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Astrophotography and Sketching >> DSLR & Digital Camera Astro Imaging & Processing

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srosenfraz
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Re: I am doing something very very wrong new [Re: ICallHimGamblor]
      #6121375 - 10/06/13 09:49 PM

Quote:

Are you sure? I am looking at my bias frames, and they are all dark, and I look at the master offset in DSS and it is dark as dark can be.

As I recall, I took them at 1/2000 shutter speed with the lens cap on in my office, captured using BackyardEOS. I am not sure if somehow somewhere they got mixed up, but they look fine in the directory on my drive.




Your procedure you describe for capturing your bias sounds correct. However, if you look at the file you posted on your Google drive named "MasterOffset_ISO800.tif", its definitely not a dark file.

I'm not sure if somehow you may have posted the wrong file or named it incorrectly, but I think you'll want to figure out why the file you posted as a Master bias is not a dark file. Perhaps its related to the problem, perhaps not. But, if you used the file you posted on Google as a bias frame, it would definitely have ill effects on your stacked image.


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akulapanam
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Re: I am doing something very very wrong new [Re: Tonk]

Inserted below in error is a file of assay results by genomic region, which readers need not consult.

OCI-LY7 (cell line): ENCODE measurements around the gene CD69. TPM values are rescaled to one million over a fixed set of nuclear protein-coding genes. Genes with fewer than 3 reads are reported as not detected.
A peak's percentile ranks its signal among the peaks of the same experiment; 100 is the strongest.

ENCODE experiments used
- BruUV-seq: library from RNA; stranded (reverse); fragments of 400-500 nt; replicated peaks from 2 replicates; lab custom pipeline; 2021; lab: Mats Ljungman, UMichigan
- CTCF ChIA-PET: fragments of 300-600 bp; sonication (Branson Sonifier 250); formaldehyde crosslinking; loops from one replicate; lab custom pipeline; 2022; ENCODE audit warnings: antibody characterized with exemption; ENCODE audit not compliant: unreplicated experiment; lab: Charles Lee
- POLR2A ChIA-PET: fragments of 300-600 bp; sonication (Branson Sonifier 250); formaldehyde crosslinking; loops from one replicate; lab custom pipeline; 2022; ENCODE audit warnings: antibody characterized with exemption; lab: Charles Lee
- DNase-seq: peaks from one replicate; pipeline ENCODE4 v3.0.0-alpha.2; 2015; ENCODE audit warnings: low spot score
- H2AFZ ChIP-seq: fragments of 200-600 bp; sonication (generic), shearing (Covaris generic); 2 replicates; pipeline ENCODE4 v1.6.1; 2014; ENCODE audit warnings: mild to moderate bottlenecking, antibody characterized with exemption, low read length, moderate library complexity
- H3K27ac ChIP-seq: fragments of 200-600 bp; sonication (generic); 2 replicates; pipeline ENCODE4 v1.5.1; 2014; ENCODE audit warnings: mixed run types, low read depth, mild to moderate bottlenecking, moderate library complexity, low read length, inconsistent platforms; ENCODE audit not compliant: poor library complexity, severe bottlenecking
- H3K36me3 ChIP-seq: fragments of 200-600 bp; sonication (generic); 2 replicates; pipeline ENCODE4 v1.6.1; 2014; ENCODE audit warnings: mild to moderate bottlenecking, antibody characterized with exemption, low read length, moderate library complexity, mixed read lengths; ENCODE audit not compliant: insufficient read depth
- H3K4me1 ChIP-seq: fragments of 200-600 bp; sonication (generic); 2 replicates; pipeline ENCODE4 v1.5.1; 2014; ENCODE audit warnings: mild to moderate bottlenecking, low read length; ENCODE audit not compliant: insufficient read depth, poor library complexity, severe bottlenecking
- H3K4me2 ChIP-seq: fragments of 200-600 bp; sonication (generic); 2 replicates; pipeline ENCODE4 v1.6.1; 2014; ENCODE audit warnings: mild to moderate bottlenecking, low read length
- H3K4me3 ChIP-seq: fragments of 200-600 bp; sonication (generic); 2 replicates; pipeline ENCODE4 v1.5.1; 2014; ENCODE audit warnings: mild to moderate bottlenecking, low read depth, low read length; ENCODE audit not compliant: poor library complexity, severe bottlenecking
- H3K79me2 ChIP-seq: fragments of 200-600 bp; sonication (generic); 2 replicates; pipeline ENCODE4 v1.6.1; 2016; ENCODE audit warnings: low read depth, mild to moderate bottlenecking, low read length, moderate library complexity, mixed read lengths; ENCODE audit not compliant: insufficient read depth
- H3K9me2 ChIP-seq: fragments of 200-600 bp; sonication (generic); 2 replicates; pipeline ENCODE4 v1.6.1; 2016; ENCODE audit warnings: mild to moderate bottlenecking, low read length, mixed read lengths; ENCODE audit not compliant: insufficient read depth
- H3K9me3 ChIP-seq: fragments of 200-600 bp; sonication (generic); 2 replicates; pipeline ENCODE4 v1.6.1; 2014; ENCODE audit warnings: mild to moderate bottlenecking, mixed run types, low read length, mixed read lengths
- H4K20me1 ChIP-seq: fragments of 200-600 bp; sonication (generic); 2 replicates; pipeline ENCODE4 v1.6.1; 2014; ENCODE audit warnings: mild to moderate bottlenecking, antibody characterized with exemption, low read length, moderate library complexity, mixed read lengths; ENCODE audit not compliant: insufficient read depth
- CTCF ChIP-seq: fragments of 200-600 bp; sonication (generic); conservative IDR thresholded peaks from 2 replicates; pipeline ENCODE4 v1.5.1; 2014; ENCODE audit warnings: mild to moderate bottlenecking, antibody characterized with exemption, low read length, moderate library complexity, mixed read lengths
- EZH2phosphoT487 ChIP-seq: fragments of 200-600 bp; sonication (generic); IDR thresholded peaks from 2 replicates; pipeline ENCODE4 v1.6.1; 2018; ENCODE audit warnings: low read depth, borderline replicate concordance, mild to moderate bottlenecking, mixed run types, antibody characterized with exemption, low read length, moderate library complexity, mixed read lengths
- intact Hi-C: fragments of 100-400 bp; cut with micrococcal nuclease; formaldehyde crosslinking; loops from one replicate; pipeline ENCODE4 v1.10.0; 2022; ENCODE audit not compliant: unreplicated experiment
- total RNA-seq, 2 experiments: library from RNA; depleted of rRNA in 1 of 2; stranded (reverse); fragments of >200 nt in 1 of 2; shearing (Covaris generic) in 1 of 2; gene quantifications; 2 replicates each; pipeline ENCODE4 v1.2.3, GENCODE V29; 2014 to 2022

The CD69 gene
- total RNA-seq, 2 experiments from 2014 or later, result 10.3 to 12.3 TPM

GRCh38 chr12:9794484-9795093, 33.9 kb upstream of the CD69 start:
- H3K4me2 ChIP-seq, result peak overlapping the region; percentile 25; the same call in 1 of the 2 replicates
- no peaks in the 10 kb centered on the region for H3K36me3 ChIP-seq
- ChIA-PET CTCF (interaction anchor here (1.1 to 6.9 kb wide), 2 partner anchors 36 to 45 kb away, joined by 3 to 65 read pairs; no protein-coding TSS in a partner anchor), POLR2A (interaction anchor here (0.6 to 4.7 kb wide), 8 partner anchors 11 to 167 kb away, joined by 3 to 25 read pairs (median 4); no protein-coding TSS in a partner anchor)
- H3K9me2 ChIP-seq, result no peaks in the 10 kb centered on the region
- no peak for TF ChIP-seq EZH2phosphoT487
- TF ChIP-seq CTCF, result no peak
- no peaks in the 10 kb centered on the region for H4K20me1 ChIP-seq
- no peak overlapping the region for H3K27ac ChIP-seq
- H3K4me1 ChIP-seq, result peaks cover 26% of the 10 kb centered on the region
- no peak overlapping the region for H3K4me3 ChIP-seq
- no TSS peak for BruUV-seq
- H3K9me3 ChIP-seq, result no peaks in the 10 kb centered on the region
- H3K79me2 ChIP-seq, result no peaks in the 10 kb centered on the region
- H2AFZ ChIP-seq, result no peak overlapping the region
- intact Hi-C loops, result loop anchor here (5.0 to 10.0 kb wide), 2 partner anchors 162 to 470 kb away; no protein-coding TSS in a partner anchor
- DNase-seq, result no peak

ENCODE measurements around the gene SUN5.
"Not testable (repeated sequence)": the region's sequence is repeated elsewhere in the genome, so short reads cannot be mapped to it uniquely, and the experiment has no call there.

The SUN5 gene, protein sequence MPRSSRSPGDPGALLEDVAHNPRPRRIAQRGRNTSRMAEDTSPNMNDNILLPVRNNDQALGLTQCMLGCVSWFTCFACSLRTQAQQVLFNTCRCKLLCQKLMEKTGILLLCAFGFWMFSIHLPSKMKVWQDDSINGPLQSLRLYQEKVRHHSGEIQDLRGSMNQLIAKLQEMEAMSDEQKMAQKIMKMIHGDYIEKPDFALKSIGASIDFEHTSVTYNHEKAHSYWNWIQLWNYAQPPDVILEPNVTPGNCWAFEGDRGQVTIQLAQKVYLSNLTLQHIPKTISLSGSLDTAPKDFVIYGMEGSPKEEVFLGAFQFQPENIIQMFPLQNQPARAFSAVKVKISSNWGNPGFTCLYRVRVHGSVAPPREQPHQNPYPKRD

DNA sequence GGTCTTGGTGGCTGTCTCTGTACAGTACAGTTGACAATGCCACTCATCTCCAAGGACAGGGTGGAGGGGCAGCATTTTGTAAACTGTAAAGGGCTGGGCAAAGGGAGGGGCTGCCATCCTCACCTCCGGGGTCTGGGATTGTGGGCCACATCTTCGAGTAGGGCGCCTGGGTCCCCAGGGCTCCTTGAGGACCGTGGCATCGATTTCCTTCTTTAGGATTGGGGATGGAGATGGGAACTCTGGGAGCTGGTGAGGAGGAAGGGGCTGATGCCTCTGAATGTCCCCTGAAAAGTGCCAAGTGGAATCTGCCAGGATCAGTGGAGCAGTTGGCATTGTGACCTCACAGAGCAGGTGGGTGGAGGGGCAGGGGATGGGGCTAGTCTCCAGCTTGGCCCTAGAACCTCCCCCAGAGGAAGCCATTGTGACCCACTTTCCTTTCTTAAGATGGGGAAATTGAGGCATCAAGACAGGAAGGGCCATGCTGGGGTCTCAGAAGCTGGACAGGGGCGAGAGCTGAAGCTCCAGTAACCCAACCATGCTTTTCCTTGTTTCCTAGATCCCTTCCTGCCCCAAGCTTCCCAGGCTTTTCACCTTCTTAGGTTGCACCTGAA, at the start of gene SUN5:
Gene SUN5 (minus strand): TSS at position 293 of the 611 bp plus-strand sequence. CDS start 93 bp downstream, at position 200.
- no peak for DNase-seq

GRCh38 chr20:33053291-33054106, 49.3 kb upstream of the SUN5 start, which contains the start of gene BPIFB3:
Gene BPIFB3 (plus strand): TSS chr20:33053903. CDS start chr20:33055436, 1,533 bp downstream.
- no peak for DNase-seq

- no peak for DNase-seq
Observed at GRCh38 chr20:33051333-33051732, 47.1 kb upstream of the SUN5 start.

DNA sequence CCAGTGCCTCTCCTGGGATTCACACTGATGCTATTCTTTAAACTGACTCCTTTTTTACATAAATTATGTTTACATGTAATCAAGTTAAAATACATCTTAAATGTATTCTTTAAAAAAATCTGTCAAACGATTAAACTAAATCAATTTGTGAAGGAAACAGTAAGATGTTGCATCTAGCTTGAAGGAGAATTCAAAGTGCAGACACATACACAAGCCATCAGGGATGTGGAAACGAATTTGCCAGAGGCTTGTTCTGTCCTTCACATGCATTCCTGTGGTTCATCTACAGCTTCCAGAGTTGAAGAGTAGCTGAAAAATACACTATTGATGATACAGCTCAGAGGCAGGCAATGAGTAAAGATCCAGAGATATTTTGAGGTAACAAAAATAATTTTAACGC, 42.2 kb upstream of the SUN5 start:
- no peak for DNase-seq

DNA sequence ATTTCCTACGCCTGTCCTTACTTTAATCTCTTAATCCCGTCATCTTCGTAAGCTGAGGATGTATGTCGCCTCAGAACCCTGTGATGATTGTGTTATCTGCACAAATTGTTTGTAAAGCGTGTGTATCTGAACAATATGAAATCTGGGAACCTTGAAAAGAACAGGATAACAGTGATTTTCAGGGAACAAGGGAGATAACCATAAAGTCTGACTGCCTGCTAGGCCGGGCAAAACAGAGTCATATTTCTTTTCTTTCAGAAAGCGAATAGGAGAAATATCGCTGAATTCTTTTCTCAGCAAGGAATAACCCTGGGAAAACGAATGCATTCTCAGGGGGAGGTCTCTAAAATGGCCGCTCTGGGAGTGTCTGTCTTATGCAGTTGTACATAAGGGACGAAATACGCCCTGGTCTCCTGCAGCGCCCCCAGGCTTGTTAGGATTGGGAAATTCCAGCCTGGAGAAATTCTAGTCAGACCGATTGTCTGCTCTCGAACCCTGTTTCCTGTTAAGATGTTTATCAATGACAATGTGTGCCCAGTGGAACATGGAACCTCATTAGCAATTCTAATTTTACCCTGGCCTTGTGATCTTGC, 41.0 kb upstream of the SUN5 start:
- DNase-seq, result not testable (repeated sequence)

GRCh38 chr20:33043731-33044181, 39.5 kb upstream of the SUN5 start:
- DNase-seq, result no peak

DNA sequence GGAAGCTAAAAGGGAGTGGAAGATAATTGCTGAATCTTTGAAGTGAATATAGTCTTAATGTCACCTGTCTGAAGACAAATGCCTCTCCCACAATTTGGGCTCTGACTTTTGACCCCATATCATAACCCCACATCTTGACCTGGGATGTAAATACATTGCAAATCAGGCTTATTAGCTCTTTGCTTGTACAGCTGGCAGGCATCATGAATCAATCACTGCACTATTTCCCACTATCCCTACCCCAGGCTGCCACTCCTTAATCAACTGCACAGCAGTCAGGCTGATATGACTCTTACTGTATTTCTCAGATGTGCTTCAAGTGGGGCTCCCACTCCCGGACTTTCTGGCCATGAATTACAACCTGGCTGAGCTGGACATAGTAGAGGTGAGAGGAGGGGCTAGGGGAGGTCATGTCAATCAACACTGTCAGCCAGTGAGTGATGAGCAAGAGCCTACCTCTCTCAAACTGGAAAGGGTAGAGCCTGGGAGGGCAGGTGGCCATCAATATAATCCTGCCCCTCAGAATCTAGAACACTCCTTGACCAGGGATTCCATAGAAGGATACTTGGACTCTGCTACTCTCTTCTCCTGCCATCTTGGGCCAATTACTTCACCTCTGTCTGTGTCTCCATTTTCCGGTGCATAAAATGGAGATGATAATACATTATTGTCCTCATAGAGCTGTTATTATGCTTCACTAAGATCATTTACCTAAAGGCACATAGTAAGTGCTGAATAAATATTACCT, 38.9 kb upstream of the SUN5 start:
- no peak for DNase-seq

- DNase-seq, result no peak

#6121377 - 10/06/13 09:52 PM

Quote:

First don't save your file from DSS instead make a copy of the autosave.tif and then use imagemagick to convert it to 16 bit. My understanding is that DSS has a bug in the 16bit save routine.




Reference is below. I have seen a huge improvement using the method suggested to bypass the bug.

http://www.astronomyforum.net/astrophotography-image-processing-forum/154722-...




Edited by akulapanam (10/06/13 09:53 PM)


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srosenfraz
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Re: I am doing something very very wrong new [Re: ICallHimGamblor]
      #6121388 - 10/06/13 10:03 PM

Quote:

Here is a link to a screen shot of my master offset in DSS:

https://drive.google.com/#folders/0By0hG91nGRL9ckxUeXAxUXdTLTQ




Yes, that looks exactly like the image when I debayered your MasterOffset.tif file. The 8 bit RGB values SHOULD be (0,0,0), but the RGB values for your Masteroffset.png file are (96,38,54). I suspect you've been using an invalid bias frame since 6/28/13 (date on your file).

Just for giggles, why don't you try restacking your Stephan's Quintet without using the bias frame. Its not optimal, but I suspect it would be better than what you have. Alternatively, take a minute and try recapturing 30 or so bias frames with the camera and create a new Master Bias. Then restack your Stephan's Quintet.


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ICallHimGamblor
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Reged: 06/24/13

Re: I am doing something very very wrong new [Re: akulapanam]
      #6121432 - 10/06/13 10:34 PM

Quote:

Quote:

First don't save your file from DSS instead make a copy of the autosave.tif and then use imagemagick to convert it to 16 bit. My understanding is that DSS has a bug in the 16bit save routine.